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America's Counter-Revolution
The Constitution Revisited

From the back cover:

This book challenges the assumption that the Constitution was a landmark in the struggle for liberty. Instead, Sheldon Richman argues, it was the product of a counter-revolution, a setback for the radicalism represented by America’s break with the British empire. Drawing on careful, credible historical scholarship and contemporary political analysis, Richman suggests that this counter-revolution was the work of conservatives who sought a nation of “power, consequence, and grandeur.” America’s Counter-Revolution makes a persuasive case that the Constitution was a victory not for liberty but for the agendas and interests of a militaristic, aristocratic, privilege-seeking ruling class.

Friday, November 09, 2018

TGIF: My Most Excellent Election Day Experience

Last Tuesday, special day that it was, I awoke early and prepared to go out. By 7 a.m., I was where I always go on this special day, eager to do my duty and exercise my sacred right to choose.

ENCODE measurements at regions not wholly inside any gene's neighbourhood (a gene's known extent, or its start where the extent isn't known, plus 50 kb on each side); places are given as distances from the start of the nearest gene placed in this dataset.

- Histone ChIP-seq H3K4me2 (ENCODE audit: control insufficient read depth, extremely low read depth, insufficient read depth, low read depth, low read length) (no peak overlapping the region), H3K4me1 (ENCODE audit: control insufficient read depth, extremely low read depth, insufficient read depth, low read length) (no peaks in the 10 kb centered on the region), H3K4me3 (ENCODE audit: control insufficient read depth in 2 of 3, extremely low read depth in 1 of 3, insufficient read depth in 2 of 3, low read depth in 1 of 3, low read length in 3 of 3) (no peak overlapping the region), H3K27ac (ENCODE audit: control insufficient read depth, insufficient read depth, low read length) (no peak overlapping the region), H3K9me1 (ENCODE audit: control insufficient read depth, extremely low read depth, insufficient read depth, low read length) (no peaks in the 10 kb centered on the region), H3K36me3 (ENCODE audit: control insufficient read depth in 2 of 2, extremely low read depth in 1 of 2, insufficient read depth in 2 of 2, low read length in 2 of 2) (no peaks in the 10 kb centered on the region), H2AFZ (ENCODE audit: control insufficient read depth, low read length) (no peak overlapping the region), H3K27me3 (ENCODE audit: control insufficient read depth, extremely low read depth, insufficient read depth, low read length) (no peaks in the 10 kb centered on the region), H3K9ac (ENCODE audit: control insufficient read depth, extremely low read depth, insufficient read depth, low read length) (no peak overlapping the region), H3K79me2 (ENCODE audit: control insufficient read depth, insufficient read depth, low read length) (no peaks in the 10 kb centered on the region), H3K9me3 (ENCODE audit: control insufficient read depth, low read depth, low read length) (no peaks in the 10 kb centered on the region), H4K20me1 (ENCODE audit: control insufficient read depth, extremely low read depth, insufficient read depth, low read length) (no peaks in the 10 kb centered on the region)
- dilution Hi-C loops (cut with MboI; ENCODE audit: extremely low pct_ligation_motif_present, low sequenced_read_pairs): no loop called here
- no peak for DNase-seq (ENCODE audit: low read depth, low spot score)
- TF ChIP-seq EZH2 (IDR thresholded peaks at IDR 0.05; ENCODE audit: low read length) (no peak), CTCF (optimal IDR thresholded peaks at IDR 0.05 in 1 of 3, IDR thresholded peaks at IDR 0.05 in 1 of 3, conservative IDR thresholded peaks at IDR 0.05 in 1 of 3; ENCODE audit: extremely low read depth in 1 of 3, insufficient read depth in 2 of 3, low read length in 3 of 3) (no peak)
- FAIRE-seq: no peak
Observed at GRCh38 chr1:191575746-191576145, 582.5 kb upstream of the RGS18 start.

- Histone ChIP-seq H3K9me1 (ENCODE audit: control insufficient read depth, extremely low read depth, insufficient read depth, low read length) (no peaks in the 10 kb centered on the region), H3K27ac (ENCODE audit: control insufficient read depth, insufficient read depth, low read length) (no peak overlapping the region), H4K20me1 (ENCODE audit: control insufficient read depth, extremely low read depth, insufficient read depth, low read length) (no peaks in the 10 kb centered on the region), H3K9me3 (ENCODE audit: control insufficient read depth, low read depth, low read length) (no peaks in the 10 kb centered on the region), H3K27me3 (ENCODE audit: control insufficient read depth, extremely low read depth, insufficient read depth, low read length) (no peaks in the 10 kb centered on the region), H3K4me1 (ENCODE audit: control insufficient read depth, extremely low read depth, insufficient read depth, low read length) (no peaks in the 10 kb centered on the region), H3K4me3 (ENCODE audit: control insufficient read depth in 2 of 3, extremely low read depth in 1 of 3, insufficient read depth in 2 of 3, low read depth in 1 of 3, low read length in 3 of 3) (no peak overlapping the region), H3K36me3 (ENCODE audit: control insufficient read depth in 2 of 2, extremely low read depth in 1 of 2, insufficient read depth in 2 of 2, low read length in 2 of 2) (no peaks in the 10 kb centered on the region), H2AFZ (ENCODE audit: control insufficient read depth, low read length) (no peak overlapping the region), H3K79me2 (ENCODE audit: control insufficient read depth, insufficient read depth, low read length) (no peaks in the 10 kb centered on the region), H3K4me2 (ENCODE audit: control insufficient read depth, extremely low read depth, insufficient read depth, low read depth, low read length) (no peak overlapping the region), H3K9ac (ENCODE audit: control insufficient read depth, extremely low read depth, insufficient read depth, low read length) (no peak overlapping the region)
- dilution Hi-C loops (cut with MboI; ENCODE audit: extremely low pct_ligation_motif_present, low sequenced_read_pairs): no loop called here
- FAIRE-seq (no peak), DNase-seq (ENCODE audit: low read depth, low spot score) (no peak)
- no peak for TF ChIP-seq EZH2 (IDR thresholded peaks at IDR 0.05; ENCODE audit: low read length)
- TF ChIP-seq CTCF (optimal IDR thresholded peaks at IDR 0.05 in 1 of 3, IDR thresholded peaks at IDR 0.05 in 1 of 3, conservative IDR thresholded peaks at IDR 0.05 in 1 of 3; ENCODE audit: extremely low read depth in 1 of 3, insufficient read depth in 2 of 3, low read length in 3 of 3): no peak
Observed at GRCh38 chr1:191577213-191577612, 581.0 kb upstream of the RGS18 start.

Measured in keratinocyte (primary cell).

Read TGIF at The Libertarian Institute.

TGIF (The Goal Is Freedom) appears Fridays. Sheldon Richman, author of America's Counter-Revolution: The Constitution Revisited, keeps the blog Free Association and is executive editor of The Libertarian Institute. He is also a senior fellow and chair of the trustees of the Center for a Stateless Society and a contributing editor at Antiwar.com.

Become a Free Association patron today!

1 comment:

Anonymous said...

Would you have gone voting had you had the choice to cast negative votes?

I don't know if that would change anything in the right direction, but I can imagine many candidates who would not bother to run if electors could actually subtract votes from the for tally. Which would make democracy almost reasonable...